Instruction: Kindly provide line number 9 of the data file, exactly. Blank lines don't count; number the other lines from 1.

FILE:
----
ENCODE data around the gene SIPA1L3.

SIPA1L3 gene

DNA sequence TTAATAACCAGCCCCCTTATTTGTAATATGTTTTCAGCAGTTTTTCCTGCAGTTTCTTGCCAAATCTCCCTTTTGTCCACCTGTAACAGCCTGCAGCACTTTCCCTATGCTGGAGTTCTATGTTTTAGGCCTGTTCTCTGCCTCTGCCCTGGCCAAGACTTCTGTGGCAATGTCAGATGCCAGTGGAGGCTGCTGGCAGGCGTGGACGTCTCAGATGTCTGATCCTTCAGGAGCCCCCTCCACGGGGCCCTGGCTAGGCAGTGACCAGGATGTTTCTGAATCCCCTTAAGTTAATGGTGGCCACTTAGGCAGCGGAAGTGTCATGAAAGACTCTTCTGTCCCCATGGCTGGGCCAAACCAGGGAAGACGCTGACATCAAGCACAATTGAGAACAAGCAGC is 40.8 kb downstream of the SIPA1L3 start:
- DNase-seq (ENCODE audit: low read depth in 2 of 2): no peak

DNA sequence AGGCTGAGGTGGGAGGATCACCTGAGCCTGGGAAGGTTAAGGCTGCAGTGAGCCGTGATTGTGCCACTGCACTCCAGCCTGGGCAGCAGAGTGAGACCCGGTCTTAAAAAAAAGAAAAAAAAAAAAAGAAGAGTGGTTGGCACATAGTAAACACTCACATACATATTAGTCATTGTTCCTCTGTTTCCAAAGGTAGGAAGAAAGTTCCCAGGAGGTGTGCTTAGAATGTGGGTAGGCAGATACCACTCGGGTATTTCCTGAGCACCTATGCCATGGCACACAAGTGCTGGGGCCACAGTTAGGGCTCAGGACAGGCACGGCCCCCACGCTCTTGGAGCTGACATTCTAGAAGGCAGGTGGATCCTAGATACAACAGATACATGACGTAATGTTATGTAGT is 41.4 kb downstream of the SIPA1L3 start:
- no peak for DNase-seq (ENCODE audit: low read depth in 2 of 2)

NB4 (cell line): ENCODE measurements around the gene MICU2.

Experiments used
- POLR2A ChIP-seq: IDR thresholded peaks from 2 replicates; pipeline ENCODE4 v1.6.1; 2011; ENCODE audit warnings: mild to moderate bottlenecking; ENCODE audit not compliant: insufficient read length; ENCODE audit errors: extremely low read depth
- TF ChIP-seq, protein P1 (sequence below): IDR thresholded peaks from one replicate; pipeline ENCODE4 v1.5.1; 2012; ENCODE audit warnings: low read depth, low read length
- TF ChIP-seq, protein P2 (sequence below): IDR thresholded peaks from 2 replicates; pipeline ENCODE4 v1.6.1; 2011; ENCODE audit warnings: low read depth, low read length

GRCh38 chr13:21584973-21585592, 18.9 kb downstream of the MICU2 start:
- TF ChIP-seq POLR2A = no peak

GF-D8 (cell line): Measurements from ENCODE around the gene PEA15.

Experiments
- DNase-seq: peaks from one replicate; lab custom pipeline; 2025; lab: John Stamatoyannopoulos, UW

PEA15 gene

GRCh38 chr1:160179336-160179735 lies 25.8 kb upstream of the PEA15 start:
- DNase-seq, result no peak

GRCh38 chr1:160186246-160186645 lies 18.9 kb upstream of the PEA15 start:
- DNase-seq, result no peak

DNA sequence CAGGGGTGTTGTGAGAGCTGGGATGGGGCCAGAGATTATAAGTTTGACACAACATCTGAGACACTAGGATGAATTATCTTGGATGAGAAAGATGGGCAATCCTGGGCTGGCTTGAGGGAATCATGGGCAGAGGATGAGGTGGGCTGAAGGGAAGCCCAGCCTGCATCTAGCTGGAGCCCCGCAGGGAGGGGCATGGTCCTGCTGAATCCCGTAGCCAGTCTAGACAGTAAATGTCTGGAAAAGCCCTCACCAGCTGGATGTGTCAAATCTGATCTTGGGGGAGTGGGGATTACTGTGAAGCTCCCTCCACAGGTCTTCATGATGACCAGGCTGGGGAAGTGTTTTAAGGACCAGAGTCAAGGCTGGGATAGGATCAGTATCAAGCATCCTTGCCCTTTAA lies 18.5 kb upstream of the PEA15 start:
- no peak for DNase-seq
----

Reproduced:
- POLR2A ChIP-seq: IDR thresholded peaks from 2 replicates; pipeline ENCODE4 v1.6.1; 2011; ENCODE audit warnings: mild to moderate bottlenecking; ENCODE audit not compliant: insufficient read length; ENCODE audit errors: extremely low read depth